The groups are structured in a hierarchy of a call center director who would serve as the group chair, a team of supervisors who would be considered committee chairs to help facilitate the effectiveness of the group, that have 20 direct reports or members. Once the group is organized the leader must establish clear and achievable goals. The goals must be able to satisfy individual needs in order to gain commitment from each member, but the group must also see that these goals cannot be achieved without other members of the group.
If the goals are set and they are not attainable then members will feel discouraged and unmotivated to achieve the goals. These goals provide a guideline for the group to work by. Communication Once the goals are established they must be communicated to the group. Communication is a vital part of the group being able to achieve these goals as members must be able to exchange information to reduce misunderstandings and clarify work that needs to be done.
Effective communication occurs when the â€œsenderâ€™s message is interpreted the way the sender intended itâ€ resulting in work being accomplished more accurately and efficiently (Johnson Johnson, 2009, Chap. 4, pg. 133). Two-way communication involves both the sender and receiver engaging in open dialogue and being able to share ideas and feelings, rather than the sender communicating the message to the receiver and limiting the receiver sharing responses.
Although two-way communication is more time-consuming this is the method that is used with the effective group at my job to encourage group participation, limit frustration, encourage innovation, and increased productivity. Communication is also delivered through different channels verbally and nonverbally that the receiver will have to interpret. Some of the channels that are used are presentations that can be verbally and nonverbal, face-to- face communication, email, group meetings, questionnaires, surveys, reports, conferences, and more.
The receiver will pay attention to pictures, words (spoken and unspoken), body language, facial expressions, seating arrangements to show authority, size of the room, invitees, lighting, props used to facilitate the message, and more. Communication should be clear, informative, and delivered using methods assessable to everyone. Employees should have an opportunity to ask questions and managers should also follow-up with employees to ensure they are on the right track.
Leadership and Participation In order to establish an effective group, leadership and participation must be distributed amongst all group members to ensure commitment on everyoneâ€™s part and to take advantage of all the resources within the group (Johnson Johnson 2009). Two leadership approaches that Iâ€™ve continued to use is the â€œTry this and What do you think? â€ These have been both very effective working in a call center, especially one that is new.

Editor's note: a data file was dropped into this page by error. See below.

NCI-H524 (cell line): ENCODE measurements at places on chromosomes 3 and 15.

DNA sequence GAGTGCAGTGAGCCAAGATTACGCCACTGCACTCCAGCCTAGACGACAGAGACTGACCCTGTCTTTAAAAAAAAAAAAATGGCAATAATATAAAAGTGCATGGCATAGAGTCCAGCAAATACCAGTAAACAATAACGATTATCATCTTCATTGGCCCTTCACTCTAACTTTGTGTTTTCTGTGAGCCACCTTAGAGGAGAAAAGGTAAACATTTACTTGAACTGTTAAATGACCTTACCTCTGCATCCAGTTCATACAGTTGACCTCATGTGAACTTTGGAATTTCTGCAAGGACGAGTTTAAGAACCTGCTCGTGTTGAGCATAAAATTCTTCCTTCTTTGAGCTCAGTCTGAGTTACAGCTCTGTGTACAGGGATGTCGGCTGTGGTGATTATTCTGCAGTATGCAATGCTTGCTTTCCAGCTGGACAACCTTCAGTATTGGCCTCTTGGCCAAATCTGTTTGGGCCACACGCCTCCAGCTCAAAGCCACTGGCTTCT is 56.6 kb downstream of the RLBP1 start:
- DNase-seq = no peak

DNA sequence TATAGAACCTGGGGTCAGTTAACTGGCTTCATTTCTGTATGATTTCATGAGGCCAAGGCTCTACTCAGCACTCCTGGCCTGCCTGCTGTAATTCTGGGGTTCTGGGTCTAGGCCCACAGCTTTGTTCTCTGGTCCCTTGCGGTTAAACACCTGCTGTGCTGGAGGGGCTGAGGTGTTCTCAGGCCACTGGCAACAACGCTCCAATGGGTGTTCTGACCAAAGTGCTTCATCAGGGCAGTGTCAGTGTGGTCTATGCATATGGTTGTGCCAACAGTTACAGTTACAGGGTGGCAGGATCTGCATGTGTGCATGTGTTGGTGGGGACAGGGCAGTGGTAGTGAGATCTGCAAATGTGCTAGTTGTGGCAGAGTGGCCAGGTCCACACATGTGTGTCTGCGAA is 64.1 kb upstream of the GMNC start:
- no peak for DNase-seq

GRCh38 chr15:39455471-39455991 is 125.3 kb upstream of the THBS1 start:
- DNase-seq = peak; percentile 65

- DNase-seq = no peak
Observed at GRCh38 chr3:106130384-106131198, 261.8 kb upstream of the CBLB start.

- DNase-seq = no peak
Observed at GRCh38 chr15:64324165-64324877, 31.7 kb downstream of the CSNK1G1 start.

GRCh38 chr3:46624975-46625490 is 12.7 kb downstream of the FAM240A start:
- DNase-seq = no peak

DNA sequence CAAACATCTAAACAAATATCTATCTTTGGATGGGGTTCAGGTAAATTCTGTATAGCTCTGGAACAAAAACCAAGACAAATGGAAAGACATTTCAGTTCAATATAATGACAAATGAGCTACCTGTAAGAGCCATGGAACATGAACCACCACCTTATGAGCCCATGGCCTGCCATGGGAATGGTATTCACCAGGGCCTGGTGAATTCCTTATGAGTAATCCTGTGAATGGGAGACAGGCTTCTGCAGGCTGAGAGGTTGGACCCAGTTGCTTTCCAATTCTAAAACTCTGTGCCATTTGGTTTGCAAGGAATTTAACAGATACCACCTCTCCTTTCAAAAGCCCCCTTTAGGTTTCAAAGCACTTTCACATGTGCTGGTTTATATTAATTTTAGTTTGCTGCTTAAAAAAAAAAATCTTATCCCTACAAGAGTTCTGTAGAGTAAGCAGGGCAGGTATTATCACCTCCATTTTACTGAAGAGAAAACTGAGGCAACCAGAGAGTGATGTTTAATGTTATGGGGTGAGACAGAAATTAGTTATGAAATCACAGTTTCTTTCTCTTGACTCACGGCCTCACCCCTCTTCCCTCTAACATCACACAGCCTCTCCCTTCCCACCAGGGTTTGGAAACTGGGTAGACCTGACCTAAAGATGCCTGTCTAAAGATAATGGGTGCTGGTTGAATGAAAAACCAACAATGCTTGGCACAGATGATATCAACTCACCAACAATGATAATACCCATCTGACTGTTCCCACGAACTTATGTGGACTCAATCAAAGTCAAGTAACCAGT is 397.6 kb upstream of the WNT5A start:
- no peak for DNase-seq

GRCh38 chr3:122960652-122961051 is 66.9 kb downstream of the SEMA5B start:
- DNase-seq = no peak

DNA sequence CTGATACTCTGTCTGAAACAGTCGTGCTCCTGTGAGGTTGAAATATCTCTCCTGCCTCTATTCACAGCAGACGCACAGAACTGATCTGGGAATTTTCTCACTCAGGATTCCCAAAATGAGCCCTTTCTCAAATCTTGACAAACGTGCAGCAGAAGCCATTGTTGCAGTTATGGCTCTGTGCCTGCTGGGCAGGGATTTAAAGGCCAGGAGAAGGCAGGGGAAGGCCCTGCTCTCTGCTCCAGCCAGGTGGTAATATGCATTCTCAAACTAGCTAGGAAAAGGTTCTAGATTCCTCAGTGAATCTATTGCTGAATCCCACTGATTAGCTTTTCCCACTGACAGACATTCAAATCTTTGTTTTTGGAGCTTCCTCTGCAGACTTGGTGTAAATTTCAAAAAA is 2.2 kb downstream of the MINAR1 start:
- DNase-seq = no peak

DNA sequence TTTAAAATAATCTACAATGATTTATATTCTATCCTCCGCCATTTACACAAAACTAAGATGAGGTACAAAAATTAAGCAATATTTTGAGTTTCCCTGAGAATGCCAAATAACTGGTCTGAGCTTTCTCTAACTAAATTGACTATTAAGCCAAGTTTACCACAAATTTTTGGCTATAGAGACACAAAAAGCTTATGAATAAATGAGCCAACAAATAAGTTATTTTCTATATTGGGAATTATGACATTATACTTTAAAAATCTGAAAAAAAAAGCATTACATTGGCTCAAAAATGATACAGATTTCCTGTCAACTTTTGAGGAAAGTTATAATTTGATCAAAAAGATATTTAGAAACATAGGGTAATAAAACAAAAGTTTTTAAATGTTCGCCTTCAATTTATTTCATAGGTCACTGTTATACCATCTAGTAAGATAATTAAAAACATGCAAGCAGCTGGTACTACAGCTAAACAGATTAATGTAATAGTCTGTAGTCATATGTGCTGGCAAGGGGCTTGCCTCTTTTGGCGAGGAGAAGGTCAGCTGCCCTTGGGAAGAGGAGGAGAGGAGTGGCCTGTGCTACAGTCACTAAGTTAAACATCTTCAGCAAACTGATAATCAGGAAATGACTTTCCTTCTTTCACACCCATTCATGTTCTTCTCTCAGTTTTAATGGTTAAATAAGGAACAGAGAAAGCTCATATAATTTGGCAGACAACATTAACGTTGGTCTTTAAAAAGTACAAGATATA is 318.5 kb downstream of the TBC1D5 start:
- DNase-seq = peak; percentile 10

Within our call center employees are always learning new ways of doing things and improving upon processes, but we simply canâ€™t do it without feedback. Feedback is an important resource that we rely on as managers to tell us what our employees like and dislike and it aids our employees in their development to reinforce positive and negative behavior. As a manager I wear many hats, one of them being a coach. Coaching helps employees identify strengths and weaknesses, and offers guidance without telling the employee what to do.
This has been effective because it facilitates conversation between the employee and leader and allows two-way conversation versus it being one-sided. When one effectively coaches and offers suggestions, employees know you care and have an interest in what they are doing and often times will exceed performance expectations because of successful coaching. Once the employees meets/exceeds the manager can continue to give them task that will stretch them and challenge them to aid in their continued growth and development.
When coaching employees it will be important to set SMART Goals and ensure that tasks are assigned appropriately according to the employees skillset otherwise, this may hinder development and frustrate the employee. Using the â€œWhat do you think? â€ approach is considered participative leadership. All decisions made within an organization should not be the sole responsibility of leaders. Depending on the type of decision being made should determine who is involved in the decision making process.
By consulting the group the manager is more apt to get buy-in when implementing change and it shows the group that you value their opinion. Although this can be a time consuming approach according to Yukl (2006), when employees feel like they are part of the process they are more likely to accept decisions and performance and morale increases, along with commitment of employees. Leaders will have to be careful that employees have time to participate and arenâ€™t overloaded with work, subordinates share the leaderâ€™s goals and tasks, ensure criteria for determining decision is fair so the ajority will be likely to accept the decision, and oneâ€™s personal views donâ€™t impact the decision.